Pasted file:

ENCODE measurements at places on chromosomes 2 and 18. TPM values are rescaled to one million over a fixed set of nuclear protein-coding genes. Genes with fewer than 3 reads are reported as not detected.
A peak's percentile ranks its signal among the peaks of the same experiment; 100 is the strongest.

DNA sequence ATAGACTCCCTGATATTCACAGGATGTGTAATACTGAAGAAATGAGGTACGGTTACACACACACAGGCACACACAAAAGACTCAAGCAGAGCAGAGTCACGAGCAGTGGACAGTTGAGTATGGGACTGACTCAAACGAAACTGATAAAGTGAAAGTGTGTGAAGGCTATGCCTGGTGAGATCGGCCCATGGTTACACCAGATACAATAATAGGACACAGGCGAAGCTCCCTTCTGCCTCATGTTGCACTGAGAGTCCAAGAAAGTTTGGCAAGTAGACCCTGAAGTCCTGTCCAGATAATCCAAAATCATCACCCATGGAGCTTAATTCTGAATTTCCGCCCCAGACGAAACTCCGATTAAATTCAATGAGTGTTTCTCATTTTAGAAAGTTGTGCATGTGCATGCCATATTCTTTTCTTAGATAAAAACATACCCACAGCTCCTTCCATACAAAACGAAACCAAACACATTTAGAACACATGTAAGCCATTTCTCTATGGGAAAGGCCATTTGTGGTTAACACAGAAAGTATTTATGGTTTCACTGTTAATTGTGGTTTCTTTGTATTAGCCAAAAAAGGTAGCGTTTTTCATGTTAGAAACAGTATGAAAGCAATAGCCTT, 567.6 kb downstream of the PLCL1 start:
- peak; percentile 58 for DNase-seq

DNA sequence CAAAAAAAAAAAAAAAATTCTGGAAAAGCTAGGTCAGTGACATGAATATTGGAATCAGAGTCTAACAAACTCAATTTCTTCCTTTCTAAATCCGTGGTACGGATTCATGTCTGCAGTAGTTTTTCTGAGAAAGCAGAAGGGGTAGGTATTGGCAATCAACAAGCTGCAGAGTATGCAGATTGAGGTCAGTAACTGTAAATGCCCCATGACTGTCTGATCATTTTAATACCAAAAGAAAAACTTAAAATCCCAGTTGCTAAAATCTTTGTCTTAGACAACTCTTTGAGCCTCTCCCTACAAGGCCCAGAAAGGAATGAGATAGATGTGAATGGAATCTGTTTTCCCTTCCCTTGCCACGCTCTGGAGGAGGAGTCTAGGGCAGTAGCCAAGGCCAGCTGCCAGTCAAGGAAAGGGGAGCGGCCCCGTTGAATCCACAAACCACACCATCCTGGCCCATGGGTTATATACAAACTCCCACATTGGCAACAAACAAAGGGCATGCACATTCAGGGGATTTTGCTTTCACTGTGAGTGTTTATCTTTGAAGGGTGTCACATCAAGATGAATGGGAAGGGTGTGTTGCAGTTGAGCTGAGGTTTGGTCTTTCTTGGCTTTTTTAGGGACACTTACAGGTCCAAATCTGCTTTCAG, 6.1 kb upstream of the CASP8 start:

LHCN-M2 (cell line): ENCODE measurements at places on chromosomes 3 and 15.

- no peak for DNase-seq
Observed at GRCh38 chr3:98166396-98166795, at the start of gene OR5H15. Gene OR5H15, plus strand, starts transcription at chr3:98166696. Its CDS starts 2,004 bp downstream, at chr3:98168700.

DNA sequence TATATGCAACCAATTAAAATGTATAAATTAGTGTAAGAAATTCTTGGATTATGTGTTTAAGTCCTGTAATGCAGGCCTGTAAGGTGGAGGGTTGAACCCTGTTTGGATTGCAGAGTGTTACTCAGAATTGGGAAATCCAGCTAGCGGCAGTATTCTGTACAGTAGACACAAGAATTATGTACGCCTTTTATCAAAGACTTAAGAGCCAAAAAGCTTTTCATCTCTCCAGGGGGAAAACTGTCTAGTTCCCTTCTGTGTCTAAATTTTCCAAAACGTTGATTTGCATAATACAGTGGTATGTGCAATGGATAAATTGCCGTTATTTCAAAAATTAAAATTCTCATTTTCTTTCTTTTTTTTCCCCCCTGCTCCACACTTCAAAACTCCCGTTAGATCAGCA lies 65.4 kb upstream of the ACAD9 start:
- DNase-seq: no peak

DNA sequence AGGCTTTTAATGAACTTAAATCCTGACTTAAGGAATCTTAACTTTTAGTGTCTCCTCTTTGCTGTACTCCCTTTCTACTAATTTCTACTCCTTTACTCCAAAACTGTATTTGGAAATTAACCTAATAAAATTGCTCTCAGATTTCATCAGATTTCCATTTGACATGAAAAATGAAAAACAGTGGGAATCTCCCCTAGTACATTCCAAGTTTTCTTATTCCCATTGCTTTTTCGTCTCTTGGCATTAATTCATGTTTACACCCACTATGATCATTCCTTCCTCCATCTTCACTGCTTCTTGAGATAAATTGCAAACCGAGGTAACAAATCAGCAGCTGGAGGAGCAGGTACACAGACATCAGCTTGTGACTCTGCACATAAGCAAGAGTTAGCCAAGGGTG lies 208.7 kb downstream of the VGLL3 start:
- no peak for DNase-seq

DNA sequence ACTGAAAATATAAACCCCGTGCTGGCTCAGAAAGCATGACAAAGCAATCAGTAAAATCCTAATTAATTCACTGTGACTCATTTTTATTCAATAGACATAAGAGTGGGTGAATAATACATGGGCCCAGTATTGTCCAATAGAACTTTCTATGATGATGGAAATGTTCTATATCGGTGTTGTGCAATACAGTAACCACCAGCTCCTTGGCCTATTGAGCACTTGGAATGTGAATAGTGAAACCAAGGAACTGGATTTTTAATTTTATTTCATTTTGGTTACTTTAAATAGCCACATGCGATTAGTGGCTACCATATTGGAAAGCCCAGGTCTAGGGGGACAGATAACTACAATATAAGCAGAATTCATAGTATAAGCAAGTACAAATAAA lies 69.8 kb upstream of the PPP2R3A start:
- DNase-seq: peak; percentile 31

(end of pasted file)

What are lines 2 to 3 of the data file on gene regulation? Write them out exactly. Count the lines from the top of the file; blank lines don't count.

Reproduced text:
A peak's percentile ranks its signal among the peaks of the same experiment; 100 is the strongest.

DNA sequence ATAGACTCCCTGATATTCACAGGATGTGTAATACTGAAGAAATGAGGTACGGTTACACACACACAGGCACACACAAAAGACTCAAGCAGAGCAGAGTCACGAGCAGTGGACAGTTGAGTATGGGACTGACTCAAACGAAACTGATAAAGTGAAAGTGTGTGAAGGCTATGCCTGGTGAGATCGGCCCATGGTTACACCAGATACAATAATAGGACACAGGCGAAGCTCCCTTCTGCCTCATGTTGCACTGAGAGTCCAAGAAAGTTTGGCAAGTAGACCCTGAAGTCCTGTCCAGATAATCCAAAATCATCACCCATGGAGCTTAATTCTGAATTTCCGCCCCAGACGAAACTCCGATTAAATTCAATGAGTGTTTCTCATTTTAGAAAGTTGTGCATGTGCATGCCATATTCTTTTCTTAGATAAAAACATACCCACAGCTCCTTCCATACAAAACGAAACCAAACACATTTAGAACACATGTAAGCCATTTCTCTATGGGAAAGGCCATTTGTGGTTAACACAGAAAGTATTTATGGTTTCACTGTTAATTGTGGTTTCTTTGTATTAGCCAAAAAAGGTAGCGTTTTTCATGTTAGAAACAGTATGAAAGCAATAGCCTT, 567.6 kb downstream of the PLCL1 start: